How does your trainer push you to be the best you can be?
Well as you probably already know dressage is all about perfection so what makes perfection happen? Practice, practice, and more practice!! I have 4-5 lessons a week on Dolton where me and my trainer Andrea Woodard work on nothing but accuracy and other dressagey stuff. Exceling in the Para Dressage ring takes just as much work and dedication needed in any sport.

Do you use specialized tack? If so, what adaptations do you have?
I have a custom saddle designed to fit me & Dolton perfectly. The leg blocks are placed just in the right position for my legs to keep them in the appropriate position. And I have the bad habit of pressing my heels down so rubber bands strap my feet into the stirrups, this enables me to still keep my stirrups even though my heels aren’t down all the time and yes they don’t hold my feet to tight in the stirrup that when I fall off I’m “stuck” to the horse, Touché has thoroughly checked out that they will break!

Have you ever fallen off? How did you regain your trust in your horse and yourself?
Haha yes I have fallen off more times than I can count, I think Touché currently holds the record of putting me in the dirt the most but I’ve yet to fall off Dolton. Way back when I was first learning to ride, my trainer told me that if I fall off, and I’m not hurt, I better get back on that horse. That has stuck with me over the years, if you ride horses you are going to fall. I’ve just learned to shrug it off and it doesn’t matter how many times you fall off it only matters that you get back on the horse and keep trying.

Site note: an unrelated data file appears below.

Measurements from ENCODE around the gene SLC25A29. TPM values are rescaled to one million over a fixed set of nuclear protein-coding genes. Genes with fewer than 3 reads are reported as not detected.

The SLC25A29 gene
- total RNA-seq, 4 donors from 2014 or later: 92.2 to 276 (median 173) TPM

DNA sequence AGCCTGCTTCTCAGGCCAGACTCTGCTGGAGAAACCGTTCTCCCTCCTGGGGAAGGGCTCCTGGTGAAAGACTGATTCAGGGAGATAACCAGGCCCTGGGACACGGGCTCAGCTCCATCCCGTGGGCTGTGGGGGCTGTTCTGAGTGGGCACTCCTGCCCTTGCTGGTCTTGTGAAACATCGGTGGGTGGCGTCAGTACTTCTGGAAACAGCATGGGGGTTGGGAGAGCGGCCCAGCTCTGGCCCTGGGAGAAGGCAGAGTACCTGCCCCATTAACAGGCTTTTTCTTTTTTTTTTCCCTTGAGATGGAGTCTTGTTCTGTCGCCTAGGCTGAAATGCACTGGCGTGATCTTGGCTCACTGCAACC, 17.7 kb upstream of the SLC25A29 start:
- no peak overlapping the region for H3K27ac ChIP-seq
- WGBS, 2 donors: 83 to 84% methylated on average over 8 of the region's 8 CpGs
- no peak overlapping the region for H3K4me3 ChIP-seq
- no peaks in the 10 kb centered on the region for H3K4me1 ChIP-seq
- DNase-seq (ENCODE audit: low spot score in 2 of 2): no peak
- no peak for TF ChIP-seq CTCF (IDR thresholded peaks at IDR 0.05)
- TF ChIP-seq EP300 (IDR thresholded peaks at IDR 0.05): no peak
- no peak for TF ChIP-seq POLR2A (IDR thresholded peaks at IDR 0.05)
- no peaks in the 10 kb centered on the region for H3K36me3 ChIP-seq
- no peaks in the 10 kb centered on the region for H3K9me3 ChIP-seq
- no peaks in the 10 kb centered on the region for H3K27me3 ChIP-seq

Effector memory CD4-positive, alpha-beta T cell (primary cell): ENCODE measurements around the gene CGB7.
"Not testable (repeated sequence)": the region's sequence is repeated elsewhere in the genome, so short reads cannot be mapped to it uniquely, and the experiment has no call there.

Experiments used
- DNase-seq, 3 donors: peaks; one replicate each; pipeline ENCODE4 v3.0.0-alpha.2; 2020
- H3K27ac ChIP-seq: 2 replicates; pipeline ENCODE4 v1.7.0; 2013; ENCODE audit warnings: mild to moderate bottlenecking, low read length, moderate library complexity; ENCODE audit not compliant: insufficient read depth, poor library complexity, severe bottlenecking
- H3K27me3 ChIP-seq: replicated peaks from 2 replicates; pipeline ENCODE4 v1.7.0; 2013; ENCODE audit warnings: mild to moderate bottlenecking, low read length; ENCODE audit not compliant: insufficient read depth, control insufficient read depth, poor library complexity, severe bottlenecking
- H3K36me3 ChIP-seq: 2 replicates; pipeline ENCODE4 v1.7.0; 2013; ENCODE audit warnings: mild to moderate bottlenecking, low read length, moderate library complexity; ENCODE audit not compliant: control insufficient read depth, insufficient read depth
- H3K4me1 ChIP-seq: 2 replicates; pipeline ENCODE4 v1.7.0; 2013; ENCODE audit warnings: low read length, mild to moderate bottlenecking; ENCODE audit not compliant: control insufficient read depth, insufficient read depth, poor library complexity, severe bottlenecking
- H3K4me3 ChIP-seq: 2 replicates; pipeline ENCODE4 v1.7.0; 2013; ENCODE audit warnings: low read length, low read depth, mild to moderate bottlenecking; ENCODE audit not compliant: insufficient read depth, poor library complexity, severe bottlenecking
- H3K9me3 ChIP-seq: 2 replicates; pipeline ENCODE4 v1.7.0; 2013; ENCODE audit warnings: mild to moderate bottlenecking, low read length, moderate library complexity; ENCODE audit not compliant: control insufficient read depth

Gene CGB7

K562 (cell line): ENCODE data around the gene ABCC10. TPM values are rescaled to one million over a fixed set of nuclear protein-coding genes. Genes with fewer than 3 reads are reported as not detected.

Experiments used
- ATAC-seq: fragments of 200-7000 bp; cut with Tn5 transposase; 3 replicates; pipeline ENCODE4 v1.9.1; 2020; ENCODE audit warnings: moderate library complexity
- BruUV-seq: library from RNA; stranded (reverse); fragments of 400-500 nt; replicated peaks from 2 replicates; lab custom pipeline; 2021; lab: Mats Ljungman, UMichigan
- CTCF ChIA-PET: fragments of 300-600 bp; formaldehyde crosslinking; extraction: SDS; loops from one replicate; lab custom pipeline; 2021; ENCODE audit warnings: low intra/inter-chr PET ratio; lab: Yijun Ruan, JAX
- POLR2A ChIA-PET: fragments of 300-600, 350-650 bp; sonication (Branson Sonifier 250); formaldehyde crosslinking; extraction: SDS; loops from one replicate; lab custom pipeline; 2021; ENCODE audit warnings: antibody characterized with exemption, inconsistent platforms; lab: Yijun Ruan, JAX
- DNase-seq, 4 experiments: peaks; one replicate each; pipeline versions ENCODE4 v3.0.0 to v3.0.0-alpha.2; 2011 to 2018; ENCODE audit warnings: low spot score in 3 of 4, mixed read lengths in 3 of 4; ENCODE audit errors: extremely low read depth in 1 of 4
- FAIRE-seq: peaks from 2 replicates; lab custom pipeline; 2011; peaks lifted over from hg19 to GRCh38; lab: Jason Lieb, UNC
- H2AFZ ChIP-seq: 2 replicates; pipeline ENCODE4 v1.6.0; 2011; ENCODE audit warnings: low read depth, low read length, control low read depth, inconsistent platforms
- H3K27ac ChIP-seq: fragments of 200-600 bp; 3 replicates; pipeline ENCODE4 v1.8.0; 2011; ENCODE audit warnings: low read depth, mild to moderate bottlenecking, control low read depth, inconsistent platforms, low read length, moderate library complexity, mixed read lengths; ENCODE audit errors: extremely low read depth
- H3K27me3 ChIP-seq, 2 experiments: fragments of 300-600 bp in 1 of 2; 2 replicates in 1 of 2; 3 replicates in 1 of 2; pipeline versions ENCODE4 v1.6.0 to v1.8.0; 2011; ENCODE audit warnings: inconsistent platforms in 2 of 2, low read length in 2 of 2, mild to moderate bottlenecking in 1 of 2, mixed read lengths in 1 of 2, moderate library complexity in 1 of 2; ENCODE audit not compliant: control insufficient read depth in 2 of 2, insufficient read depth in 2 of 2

What is your favorite quote or motto?
My favorite motto to use is “it is, what it is”. It was never part of my plan to have my life turn out like this Being able to show people that even though my life was completely turned upside down I figured out how to compensate for my handicap in order to continue doing what I love is complete awesomeness.

How do you deal with nerves and find focus at competitions?
I don’t really feel pressured since success is measured in so many ways. Growing up I had a trainer who would say “when you enter a dressage arena on your horse at a show and then leave the arena after the test is complete on that horse than it was a good test.” I always think about that statement right before I go in the show ring. I always try to find something positive about my rides, and not just the negatives. So much can happen in the show ring that it really boils down to how you as a rider felt about the performance.